As used herein, a variable selection process is a systematic method whereby combinations of variables that yield predictive results are selected from any available set. Selection is effected by maximizing predictive performance of subsets such that addition of additional variables does not improve the result. The preferred methods provided herein advantageously permit selection of variables without considering all possible combinations.
As used herein, a candidate variable is a selected item from collected observations from a group of test patients for the diagnostic embodiments or other records, such as financial records, that can be used with the decision-support system. Candidate variables will be obtained by collecting data, such as patient data, and categorizing the observations as a set of variables.
As used herein, important selected variables refer to variables that enhance the network performance of the task at hand. Inclusion of all available variables does not result in the optimal neural network; some variables, when included in network training, lower the network performance. Networks that are trained only with relevant parameters result in increased network performance. These variables are also referred to herein as a subset of relevant variables.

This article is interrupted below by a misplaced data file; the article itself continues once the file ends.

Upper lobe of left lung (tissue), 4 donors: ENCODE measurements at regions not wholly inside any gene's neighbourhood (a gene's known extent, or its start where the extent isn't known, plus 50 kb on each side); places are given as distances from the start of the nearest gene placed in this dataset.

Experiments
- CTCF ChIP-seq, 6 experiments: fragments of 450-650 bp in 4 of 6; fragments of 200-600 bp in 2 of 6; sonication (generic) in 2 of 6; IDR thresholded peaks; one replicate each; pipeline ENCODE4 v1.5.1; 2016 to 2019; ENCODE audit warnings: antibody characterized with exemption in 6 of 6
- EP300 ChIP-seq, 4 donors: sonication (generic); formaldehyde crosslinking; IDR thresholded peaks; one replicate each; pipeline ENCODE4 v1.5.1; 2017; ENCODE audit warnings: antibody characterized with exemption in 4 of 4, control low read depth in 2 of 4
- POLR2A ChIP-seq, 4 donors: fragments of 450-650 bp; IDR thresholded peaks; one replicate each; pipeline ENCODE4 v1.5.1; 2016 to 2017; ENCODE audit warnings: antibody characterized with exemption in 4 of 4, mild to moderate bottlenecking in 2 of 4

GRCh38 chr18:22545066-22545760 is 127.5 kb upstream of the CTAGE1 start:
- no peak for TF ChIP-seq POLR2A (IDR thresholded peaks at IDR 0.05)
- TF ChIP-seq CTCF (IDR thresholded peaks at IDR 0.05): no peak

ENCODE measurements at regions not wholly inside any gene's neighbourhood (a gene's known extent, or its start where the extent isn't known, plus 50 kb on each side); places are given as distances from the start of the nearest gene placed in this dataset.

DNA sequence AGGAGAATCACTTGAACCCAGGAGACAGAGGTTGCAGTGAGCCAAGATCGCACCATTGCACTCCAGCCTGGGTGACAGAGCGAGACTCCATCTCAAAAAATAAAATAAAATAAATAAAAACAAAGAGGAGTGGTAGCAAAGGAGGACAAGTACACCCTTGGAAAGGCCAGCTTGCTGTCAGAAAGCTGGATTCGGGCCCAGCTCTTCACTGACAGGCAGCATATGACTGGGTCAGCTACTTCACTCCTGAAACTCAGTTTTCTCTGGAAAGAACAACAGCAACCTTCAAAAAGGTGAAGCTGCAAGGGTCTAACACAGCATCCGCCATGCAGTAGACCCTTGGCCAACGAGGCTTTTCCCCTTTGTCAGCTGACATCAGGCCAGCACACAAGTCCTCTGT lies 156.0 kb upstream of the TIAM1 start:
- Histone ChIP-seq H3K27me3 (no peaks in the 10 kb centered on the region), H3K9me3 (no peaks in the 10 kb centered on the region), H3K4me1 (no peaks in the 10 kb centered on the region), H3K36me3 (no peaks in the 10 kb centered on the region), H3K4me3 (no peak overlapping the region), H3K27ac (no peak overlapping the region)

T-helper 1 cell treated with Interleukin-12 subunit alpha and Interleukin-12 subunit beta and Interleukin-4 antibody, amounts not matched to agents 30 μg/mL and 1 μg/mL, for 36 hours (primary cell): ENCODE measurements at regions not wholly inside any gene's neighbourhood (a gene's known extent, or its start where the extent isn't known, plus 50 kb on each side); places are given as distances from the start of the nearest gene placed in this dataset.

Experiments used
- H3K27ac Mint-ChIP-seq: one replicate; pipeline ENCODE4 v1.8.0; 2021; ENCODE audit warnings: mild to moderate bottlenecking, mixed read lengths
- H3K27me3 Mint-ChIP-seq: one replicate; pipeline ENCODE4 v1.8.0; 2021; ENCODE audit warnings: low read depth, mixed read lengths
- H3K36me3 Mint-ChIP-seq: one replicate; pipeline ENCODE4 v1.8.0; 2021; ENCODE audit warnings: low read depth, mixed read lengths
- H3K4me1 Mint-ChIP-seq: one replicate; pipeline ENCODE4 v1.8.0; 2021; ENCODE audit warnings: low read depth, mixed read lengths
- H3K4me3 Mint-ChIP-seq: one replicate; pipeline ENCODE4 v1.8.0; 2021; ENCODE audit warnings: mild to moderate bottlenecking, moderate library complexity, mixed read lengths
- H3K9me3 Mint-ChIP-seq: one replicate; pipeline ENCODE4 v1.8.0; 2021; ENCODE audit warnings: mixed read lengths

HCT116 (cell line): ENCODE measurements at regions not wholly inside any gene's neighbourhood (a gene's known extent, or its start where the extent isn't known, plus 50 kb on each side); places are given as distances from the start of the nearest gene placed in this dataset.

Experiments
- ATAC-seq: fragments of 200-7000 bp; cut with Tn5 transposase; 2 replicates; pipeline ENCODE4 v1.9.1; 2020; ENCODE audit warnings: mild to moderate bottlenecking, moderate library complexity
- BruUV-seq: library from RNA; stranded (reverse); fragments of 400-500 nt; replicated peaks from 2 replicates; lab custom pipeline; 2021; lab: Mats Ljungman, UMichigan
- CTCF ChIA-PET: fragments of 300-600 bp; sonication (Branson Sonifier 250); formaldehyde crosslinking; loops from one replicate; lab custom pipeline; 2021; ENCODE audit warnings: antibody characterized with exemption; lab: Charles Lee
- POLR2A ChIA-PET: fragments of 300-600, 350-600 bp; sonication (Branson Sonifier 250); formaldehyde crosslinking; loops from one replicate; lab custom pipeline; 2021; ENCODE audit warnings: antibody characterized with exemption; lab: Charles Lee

As used herein, ranking refers to a process in which variables are listed in an order for selection. Ranking may be arbitrary or, preferably, is ordered. Ordering may be effected, for example, by a statistical analysis that ranks the variables in order of importance with respect to the task, such as diagnosis, or by a decision-support system based analysis. Ranking may also be effected, for example, by human experts, by rule based systems, or any combination of any of these methods.
As used herein, a consensus of neural networks refers to the linear combination of outputs from a plurality of neural networks where the weight on each output is determined arbitrarily or set to an equal value.
As used herein, a greedy algorithm is a method for optimizing a data set by determining whether to include or exclude a point from a given data set. The set begins with no elements and sequentially selects an element from the feasible set of remaining elements by myopic optimization, in which, given any partial solution, another value that improves the object the most is selected.
As used herein, a genetic algorithm is a method that begins with an initial population of randomly generated neural networks which are run through a training cycle and ranked according to their performance in reaching the desired target. The poor-performing networks are removed from the population, with the fitter networks being retained and selected for the crossover process to offspring that retain the desirable characteristics of the parent networks.